Welcome to the third edition of Dave the Falconer's NFL Combine notebook, which takes a bunch of semi-useful drills run by players whose stock is fluctuating wildly and attempts to make sense of them. You may need a hard hat.
If there's one thing the Combine has taught us over the last several days, it's that a player's entire body of work in college can be set aside or completely undone based on a poor performance in one drill. Experts had widely predicted that Joe Haden would be the first cornerback off the board and thought he was virtually a lock to be off the board in the first ten picks, and now they've decided he might last another few picks because of a pedestrian 40 yard dash time. This despite the fact that Haden is clearly the best cover cornerback in the draft, that he kept up with receivers just fine in college and that he's obviously a cut above anybody else. You see, he just doesn't run in a straight line fast enough.
That's especially useful to measure a corner by, of course, because wide receivers always run in a perfectly straight line down the field.
So yeah, the Combine is simultaneously useful to get a look at a prospect's physical tools and extremely useless for predicting someone's future success as a player. Keep that in mind as I move through my notes, after the jump.
Taylor Mays isn't a serious contender to be picked by the Falcons, but I really loved the comment from Mocking The Draft on Twitter in the immediate aftermath of Mays' supposedly 4.24 second dash:
"Taylor Mays runs an unofficial 4.24. Draftniks go nuts. Al Davis dies. The world is overrun by the undead."
Later, of course, it turned out that Mays hadn't run nearly that fast, and his ability to pivot in coverage is in serious doubt. Nonetheless, it's evidence of how much stock that people put in these drills that people went NUTS when Mays supposedly ran that 4.24. At the end of the day, unless the guy is running like a 5 second dash, it's not making an enormous difference.
- Devin McCourty was a cornerback I mentioned previously, but after posting a solid time in the 40 yard-dash and some impressive ups, it seems likely he's going to go in the second round. Did I mention we don't have a second round pick? Crap.
- Brandon Ghee and Chris Cook are similar players, cornerbacks who could be around in the third round and put up pretty good numbers at the Combine. Ghee is a much stronger corner and a surer tackler, but Cook may be the better player in terms of man-to-man coverage. Either would be solid value if they made it to the Falcons in the third. If the team goes pass rushing linebacker or defensive end in the first round, these are two names you'll want to be familiar with.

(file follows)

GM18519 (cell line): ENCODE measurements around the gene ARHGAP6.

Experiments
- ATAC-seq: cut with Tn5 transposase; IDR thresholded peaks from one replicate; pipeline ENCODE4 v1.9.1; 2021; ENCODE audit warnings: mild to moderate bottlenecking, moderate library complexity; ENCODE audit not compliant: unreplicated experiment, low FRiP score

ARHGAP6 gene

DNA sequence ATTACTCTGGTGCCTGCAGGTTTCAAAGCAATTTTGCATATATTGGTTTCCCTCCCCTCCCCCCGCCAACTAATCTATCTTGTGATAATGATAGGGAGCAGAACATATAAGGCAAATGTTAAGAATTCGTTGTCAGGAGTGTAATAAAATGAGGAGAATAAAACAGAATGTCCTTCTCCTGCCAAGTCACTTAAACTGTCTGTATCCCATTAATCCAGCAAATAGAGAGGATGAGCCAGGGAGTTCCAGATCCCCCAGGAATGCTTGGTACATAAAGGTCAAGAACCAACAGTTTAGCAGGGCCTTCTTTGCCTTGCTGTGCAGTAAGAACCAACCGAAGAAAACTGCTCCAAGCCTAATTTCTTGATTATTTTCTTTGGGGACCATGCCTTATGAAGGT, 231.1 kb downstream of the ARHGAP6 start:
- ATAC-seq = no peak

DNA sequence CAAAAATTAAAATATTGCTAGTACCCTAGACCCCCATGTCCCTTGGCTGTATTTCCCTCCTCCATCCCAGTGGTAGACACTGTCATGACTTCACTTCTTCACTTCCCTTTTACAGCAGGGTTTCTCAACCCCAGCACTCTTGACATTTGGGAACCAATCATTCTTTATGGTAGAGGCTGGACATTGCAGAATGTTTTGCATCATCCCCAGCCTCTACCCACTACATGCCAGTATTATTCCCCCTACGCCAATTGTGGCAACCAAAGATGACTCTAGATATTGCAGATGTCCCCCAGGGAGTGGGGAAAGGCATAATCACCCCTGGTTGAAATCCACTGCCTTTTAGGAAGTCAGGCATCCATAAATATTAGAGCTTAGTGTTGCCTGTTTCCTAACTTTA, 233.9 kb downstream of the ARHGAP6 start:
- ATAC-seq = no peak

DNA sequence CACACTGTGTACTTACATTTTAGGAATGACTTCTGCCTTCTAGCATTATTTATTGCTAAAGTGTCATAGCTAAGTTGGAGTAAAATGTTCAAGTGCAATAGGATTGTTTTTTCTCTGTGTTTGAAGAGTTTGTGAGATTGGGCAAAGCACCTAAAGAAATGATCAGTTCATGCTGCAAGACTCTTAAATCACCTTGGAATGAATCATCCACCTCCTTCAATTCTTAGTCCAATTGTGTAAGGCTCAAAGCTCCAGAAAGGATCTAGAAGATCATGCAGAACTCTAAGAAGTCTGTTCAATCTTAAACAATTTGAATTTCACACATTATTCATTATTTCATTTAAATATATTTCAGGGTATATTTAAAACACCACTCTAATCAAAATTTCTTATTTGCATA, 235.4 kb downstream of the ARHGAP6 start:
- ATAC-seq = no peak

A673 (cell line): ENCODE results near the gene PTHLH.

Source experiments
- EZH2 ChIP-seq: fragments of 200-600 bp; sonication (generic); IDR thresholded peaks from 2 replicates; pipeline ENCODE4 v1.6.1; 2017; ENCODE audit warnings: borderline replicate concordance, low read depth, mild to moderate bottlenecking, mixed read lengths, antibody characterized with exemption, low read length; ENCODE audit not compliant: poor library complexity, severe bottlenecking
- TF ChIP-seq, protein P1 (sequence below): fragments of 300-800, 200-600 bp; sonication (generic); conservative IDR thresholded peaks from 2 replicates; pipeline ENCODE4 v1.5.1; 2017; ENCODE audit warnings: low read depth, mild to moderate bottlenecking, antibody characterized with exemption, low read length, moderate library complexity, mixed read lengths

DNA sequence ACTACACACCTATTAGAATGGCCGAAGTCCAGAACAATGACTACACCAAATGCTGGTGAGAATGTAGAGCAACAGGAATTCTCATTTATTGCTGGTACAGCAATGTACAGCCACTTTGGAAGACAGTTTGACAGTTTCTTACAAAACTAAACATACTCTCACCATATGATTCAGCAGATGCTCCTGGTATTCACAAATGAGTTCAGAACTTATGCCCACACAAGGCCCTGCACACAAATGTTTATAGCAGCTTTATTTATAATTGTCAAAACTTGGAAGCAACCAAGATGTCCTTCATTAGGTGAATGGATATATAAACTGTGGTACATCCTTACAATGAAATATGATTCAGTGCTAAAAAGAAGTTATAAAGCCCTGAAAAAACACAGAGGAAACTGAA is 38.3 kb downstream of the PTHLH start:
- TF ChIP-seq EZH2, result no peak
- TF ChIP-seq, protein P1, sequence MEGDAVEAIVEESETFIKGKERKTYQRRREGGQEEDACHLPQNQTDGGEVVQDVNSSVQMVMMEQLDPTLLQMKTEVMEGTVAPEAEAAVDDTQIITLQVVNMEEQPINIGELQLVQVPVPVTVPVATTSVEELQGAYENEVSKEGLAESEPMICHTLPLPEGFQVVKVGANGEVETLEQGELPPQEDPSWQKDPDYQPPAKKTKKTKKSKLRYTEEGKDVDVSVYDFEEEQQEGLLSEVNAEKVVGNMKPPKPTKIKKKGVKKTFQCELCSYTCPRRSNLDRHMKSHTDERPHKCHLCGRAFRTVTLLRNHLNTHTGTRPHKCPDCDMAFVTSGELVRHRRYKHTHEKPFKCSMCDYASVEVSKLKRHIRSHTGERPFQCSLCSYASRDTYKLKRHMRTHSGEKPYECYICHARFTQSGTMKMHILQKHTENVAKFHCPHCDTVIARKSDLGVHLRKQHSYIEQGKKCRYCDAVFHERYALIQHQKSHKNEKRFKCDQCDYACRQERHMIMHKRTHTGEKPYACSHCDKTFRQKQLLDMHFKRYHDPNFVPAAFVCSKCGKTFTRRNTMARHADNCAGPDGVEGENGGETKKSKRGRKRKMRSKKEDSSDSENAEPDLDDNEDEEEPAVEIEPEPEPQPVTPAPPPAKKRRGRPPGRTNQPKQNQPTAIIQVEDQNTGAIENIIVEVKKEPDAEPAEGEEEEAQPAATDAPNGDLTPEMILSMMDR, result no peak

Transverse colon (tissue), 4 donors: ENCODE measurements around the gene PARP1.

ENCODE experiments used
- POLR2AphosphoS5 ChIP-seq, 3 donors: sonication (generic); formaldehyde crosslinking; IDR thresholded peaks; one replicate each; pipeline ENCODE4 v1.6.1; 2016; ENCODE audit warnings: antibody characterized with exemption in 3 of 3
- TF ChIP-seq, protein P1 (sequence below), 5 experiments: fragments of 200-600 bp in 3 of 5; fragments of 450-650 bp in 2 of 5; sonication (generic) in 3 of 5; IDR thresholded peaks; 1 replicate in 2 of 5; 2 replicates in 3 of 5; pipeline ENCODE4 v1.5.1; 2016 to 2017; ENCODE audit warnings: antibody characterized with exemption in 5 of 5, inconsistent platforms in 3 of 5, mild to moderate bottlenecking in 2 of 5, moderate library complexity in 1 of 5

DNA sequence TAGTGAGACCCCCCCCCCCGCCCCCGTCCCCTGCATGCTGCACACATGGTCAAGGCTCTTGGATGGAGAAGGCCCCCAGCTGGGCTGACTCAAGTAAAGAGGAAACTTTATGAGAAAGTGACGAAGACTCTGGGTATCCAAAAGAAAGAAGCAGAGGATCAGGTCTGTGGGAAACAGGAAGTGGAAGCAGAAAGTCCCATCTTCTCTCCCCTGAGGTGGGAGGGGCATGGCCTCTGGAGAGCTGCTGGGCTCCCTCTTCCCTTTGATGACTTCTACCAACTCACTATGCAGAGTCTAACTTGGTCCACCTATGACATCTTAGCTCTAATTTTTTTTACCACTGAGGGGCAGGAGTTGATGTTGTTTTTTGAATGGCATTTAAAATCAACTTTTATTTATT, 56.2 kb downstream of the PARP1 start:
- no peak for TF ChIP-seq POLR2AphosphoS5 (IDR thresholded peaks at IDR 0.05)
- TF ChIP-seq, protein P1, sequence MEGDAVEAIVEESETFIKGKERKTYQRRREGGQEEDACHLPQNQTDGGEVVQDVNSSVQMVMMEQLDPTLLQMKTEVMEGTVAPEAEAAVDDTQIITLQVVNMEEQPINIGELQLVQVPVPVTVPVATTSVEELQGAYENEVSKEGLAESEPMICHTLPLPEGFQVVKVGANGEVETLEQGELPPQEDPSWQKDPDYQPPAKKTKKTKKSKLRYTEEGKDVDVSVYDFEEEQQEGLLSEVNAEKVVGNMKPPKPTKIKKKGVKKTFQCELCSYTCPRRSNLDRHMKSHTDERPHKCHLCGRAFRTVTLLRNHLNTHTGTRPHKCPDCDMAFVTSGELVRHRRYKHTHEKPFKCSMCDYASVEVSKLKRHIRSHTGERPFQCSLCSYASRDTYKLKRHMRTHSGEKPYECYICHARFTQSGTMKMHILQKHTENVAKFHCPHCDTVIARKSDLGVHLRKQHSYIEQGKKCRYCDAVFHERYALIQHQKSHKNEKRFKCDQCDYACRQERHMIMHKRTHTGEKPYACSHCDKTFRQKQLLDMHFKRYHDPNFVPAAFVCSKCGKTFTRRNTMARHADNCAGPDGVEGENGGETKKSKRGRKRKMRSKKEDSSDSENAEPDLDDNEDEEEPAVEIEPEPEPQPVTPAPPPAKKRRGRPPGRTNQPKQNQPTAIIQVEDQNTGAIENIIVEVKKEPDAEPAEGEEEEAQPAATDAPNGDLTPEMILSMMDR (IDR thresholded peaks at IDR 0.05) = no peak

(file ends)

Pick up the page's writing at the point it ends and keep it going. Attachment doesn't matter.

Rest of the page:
- Remember when Donovan Warren was a popular first round pick for the Falcons? Yeah...not so much. He's a very physical cornerback, which would be a nice fit for the team in a lot of ways, but his 40 times in the mid 4.5s suggest he'll be dropping down into the middle rounds. Frankly, I think we have enough fast, small cornerbacks that we could afford to roll the dice on Warren.
- Carlos Dunlap impressed quite a few scouts with his answers about his checkered past, and that could be enough to bump him up a little bit again. My opinion? There are too many teams who don't really give a damn about character for him to last much past the Falcons, and I'd predict he won't even be there at #19 for us to consider. He's not the safest pick, though, so I'd be inclined to avoid him.
- John Skelton is more or less the only quarterback I'd want the Falcons to consider taking, and only if he lasts until near the end of the draft. Skelton has a truly awesome arm and would be a great long-term project as our backup quarterback, with considerably more upside than John Parker Wilson. Unlikely, I know.
- Dexter McCluster has been billed as a decent replacement for Jerious Norwood in the later rounds, but he doesn't have the home run speed Norwood has. Instead, what he offers is amazing agility and the ability to change direction faster than you can blink. He'd be a nice fit for the Falcons if his sub-par 40 time (4.58 seconds) drops him into the late rounds.
- With Sean Weatherspoon quickly exiting the Falcons' range by impressing yet again at the Combine, a guy to watch at outside linebacker might be Daryl Washington. He's fast and a capable pass rusher, and might be the next best thing to Weatherspoon if the team is seriously considering an OLB.
So there's some notes on players the Falcons may have interest in. Your thoughts?